The winners in emerging markets during the COVID-19 crisis

By Nedgroup Investments

Ian Beattie from NS Partners, Portfolio Manager of the Nedgroup Investments Global Emerging Markets Equity Fund reflects on how emerging markets have fared during the crisis.

Q1 overview

While we prefer to have outperformance on a positive nominal number, we were on the right side of the index with performance at -13.8% versus the MSCI Emerging Markets Index return of
-16.6% for the period. We see policy response being super bullish and unprecedented. There are going to be dramatic changes for the future – taxes and deficits and more government interference.

We are going to have to get used to investing in this environment with more government interference, possibly to deal with the unintended consequences of their policy response on top of the Coronavirus crisis. Our thinking in terms of looking for bargains in beaten down sectors is not to buy low quality but there are some industrials and quality companies that will give you some exposure to that upside, which we’re starting to look at now.

Emerging vs developed markets

Emerging markets have not behaved the same as the developed markets. Since the start of 2020, developed markets’ quality and growth have led the way, especially in the tech and health sectors. Quality in emerging markets has not performed as well, probably as a result of some of the staples that have not done well, especially in India. In terms of performance by countries, China’s response was eventually draconian and it is coming out of the crisis relatively quickly. Factories are back up and running, restaurants are open, however, productivity is not as high even though everyone is back at work because of distancing and other rules. We were overweight in China, which worked for us. India is also starting to bounce back, but Brazil, where we were underweight, was doing very poorly in the early part of this crisis. Mexico, where we’ve been very bearish for quite some time, but have had almost no weighting for this period, is one of the worst performers. South Africa has also been a very poor performer. Taiwan has been the best emerging market performer where we had a small weighting in the tech sector, but we’re starting to spread out from there into other high quality, tech names.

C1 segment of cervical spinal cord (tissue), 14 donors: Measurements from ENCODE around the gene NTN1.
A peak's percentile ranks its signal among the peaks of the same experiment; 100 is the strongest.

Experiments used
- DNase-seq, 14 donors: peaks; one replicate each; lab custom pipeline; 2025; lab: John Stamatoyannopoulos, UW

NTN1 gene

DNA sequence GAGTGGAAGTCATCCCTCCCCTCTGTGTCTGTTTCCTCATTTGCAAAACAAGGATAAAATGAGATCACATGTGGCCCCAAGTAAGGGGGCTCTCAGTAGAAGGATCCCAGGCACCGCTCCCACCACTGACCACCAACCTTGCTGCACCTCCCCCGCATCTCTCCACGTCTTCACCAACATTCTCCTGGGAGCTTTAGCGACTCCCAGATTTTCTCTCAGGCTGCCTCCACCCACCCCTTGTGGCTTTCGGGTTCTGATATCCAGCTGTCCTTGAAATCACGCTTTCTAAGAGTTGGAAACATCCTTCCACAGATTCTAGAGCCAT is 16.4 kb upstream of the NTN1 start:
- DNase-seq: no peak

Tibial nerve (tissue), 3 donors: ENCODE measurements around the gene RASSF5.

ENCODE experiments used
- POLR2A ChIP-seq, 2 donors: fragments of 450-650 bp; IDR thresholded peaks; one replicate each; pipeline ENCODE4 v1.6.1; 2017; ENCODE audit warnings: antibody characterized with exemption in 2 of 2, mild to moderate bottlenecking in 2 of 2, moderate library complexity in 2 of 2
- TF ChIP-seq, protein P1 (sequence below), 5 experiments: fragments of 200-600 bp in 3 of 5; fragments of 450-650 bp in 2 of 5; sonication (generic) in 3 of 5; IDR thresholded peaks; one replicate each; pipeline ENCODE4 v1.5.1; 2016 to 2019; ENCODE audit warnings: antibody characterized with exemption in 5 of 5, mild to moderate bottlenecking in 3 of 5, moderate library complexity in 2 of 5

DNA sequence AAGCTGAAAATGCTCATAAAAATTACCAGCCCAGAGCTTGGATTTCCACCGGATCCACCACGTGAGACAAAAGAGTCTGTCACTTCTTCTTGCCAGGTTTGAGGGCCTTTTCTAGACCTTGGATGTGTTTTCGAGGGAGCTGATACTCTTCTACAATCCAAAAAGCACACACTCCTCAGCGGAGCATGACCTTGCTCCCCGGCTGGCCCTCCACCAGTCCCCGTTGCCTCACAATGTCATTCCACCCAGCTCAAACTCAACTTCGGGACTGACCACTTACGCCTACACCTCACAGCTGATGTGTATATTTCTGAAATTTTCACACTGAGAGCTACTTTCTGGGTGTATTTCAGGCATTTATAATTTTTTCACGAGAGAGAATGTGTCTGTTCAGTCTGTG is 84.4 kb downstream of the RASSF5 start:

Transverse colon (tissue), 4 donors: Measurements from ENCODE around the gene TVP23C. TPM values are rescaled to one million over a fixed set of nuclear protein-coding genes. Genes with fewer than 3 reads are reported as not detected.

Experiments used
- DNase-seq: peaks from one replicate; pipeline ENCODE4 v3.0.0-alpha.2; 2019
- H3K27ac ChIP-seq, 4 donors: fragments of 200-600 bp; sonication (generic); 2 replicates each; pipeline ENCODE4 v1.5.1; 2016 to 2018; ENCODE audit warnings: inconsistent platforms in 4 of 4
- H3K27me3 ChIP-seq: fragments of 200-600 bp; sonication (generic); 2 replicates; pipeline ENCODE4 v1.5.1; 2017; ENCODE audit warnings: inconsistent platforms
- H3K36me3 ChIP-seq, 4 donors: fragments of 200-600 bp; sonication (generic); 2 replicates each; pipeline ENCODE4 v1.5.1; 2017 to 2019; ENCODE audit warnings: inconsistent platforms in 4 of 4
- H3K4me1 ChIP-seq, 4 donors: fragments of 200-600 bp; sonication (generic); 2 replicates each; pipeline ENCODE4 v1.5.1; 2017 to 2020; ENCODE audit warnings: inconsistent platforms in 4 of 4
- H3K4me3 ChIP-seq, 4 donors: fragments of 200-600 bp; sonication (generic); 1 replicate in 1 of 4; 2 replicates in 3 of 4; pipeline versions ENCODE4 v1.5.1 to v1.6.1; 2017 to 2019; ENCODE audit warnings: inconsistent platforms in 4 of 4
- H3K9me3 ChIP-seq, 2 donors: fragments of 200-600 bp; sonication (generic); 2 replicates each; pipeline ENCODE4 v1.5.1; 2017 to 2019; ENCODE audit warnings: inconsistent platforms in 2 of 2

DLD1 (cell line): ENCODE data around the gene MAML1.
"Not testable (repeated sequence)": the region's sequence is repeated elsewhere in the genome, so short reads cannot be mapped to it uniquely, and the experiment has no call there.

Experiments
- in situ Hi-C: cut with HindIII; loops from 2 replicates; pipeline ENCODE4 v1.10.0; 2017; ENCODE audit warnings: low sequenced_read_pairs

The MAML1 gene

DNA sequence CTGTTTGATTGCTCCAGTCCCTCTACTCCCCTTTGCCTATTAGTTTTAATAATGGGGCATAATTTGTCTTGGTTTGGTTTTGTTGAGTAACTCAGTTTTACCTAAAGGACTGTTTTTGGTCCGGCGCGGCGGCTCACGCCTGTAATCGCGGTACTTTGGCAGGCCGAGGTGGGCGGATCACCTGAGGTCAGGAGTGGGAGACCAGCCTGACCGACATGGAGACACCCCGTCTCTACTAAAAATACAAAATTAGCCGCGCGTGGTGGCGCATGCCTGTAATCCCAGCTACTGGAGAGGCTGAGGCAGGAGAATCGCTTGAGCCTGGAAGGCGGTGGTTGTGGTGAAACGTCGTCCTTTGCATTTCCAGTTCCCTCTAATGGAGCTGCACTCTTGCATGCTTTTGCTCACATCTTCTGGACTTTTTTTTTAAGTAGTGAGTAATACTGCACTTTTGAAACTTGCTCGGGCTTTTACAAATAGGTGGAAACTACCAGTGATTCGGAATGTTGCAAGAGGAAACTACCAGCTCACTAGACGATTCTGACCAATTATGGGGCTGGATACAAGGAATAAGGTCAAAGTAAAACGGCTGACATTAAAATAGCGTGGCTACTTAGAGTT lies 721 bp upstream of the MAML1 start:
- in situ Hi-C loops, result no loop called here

Attribution by country

Stock selection has been very positive over this period with some positives on the country selection as well. We had good stock selection in emerging Asia - very strong in China (2.04%), but negative in India (-1.26%) and Thailand (-0.54%) where we have hotel exposure. In Emerging markets Europe, Middle East and Africa, we had good performance from Poland (0.74%) with our holding in software gaming company CD Projekt. Country selection has been positive in Latin America (0.85%) and South Africa (0.53%) as well as cash (0.87%), which gave us a bit of help. Buying a few stocks in India after the collapse also helped.

Contributors and detractors

Top performers in the portfolio were China Education Group, a higher education college, university and older age group school. It has the strongest financials in the sector, good governance and with best in class reputation. Next was Conch Cement, a regional cement producer with strong market position and pricing that makes a decent return on invested capital throughout the cycle. It is profitable both in good and bad times. Third was Accton Technology, which has done very well for us with IT being a beneficiary of increased demand for datacentre equipment and 5G investment. Fourth was Chin Feihe, an infant milk formula co in China, which has delivered for us and finally, LG Chem Limited, which makes batteries for electric vehicles.